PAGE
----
Location: Molecular Plant Pathology LaboratoryTitle: Self-inhibition of spore germination via reactive oxygen in the fungus Cladosporium cucumerinum, causal agent of cucurbit scab) Author
Submitted to: European Journal of Plant Pathology
Publication Type: Peer Reviewed Journal
Publication Acceptance Date: 8/1/2012
Publication Date: 11/14/2012
Citation: Averyanov, A.A., Lapikova, V.P., Pasechnik, T.D., Zakharenkova, T.S., Baker, C.J. 2012. Self-inhibition of spore germination via reactive oxygen in the fungus Cladosporium cucumerinum, causal agent of cucurbit scab. European Journal of Plant Pathology. 131:541-550. Interpretive Summary: Fungal diseases of crops cause major losses for farmers each year. Many of these diseases start by the germination of the fungal spore on the leaf surface. By learning to disrupt critical mechanisms that are involved in spore germination we could reduce the amount of disease. This study asked why the rate of spore germination, for some fungal pathogens, decreases after an optimum concentration of spores is reached. The rate increases until this optimum spore concentration is reached. The study suggests that a self-inhibitor is produced when spores reach higher than optimal concentrations. This information will be of use to plant scientists who are devising new strategies to improve disease resistance in plants.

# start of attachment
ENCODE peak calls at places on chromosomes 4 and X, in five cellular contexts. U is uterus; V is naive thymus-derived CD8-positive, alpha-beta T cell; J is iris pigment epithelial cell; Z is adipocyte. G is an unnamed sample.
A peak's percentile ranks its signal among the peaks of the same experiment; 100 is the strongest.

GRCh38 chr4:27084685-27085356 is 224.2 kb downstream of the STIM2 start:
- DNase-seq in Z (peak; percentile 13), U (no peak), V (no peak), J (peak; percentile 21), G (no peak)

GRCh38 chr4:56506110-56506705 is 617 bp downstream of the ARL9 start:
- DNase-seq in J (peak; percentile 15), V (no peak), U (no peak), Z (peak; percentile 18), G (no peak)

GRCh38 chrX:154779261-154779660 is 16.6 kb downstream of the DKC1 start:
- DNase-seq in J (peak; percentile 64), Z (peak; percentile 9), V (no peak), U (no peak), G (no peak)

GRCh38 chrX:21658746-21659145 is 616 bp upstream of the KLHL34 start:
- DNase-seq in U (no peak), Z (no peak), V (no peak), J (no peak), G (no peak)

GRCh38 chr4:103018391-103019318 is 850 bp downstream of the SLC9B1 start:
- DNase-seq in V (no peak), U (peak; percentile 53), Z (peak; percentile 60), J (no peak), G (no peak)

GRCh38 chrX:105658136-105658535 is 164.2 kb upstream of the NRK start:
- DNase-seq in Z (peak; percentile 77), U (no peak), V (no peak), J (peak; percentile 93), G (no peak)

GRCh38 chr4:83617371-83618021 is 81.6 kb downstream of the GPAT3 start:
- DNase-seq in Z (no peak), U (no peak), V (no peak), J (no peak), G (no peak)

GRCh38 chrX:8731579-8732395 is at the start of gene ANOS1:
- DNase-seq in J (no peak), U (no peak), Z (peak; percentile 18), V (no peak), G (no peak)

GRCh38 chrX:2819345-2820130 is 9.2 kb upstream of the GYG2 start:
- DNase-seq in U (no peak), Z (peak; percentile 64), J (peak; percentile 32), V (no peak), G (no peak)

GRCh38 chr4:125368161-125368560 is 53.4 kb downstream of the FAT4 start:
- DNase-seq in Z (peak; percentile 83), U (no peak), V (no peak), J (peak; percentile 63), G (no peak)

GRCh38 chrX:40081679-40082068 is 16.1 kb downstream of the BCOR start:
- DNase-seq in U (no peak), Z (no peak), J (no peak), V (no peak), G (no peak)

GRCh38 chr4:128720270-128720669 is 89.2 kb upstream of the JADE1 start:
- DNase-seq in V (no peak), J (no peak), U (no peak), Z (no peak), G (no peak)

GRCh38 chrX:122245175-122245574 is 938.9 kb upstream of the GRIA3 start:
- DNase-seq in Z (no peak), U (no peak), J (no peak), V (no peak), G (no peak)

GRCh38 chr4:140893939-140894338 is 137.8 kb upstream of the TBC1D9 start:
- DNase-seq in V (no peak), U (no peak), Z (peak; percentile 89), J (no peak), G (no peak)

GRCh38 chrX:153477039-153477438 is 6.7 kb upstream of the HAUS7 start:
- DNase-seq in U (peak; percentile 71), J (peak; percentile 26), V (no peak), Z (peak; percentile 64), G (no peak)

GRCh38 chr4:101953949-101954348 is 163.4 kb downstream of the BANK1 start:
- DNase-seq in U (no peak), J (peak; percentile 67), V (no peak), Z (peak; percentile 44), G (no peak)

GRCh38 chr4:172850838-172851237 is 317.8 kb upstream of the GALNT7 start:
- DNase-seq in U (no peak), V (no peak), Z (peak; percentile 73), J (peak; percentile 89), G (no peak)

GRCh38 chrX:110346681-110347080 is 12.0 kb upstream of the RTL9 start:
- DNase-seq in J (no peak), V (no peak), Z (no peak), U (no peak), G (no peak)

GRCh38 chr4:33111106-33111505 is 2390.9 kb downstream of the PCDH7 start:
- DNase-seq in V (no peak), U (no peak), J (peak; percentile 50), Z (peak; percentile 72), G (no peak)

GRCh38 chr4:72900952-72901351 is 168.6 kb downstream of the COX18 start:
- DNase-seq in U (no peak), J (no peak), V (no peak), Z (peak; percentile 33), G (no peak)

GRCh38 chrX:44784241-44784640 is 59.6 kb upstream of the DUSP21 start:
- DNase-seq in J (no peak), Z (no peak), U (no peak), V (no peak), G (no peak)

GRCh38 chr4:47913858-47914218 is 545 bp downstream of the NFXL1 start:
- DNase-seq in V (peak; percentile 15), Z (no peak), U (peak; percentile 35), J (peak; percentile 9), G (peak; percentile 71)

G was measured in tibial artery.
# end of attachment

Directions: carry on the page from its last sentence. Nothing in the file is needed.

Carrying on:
Technical Abstract: Cladosporium cucumerinum spore germination in vitro depended on spore suspension density. Different fungal isolates displayed maximum germination at different spore concentrations. For one isolate, maximum spore density was observed at both 18 and 25 °C, although germination percentage increased slightly at the higher temperature. Diffusates originating in other spore suspensions of the same isolate reduced germination percentage of spores taken at optimal concentration. The least effect occurred in diffusate taken from spores kept at their optimal concentration. Self-suppression of spore germination at unfavorable concentrations was diminished more or less by antioxidants (superoxide dismutase, catalase, mannitol or formate). The same compounds, added to spore diffusates, reduced their fungitoxicities. All diffusates generated superoxide radical (assayed by adrenalin oxidation sensitive to superoxide dismutase). This activity correlated positively with diffusate toxicity. Leaf inoculation of the susceptible cucumber cultivar at 18 °C with spore suspensions at extreme densities, at which they germinated poorly in vitro, led to less disease severity then that at optimal density. In contrast, no disease symptoms appeared at 25 °C. It is suggested that spores germinating at their extreme concentrations produced reactive oxygen species, suppressing the pathogen; this effect could reduce disease development at low temperatures. At high temperatures, however, this mechanism seems not to work, suggesting that plant infection may be reduced by other disease inhibiting factors.